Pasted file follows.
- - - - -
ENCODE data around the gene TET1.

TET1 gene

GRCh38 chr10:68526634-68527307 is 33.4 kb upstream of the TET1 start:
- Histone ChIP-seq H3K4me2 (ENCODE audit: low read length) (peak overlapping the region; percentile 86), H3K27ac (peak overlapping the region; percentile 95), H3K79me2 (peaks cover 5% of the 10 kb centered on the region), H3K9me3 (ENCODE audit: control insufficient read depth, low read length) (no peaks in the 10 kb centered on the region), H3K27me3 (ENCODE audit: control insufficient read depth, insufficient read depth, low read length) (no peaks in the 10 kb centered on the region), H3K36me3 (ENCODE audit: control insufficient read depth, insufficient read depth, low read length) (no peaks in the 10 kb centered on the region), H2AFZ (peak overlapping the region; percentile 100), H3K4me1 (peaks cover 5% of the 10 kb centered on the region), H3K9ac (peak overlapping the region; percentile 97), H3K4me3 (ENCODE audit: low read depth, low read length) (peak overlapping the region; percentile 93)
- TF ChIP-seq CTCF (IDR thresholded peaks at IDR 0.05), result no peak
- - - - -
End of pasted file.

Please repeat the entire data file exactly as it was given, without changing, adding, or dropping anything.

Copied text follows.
ENCODE data around the gene TET1.

TET1 gene

GRCh38 chr10:68526634-68527307 is 33.4 kb upstream of the TET1 start:
- Histone ChIP-seq H3K4me2 (ENCODE audit: low read length) (peak overlapping the region; percentile 86), H3K27ac (peak overlapping the region; percentile 95), H3K79me2 (peaks cover 5% of the 10 kb centered on the region), H3K9me3 (ENCODE audit: control insufficient read depth, low read length) (no peaks in the 10 kb centered on the region), H3K27me3 (ENCODE audit: control insufficient read depth, insufficient read depth, low read length) (no peaks in the 10 kb centered on the region), H3K36me3 (ENCODE audit: control insufficient read depth, insufficient read depth, low read length) (no peaks in the 10 kb centered on the region), H2AFZ (peak overlapping the region; percentile 100), H3K4me1 (peaks cover 5% of the 10 kb centered on the region), H3K9ac (peak overlapping the region; percentile 97), H3K4me3 (ENCODE audit: low read depth, low read length) (peak overlapping the region; percentile 93)
- TF ChIP-seq CTCF (IDR thresholded peaks at IDR 0.05), result no peak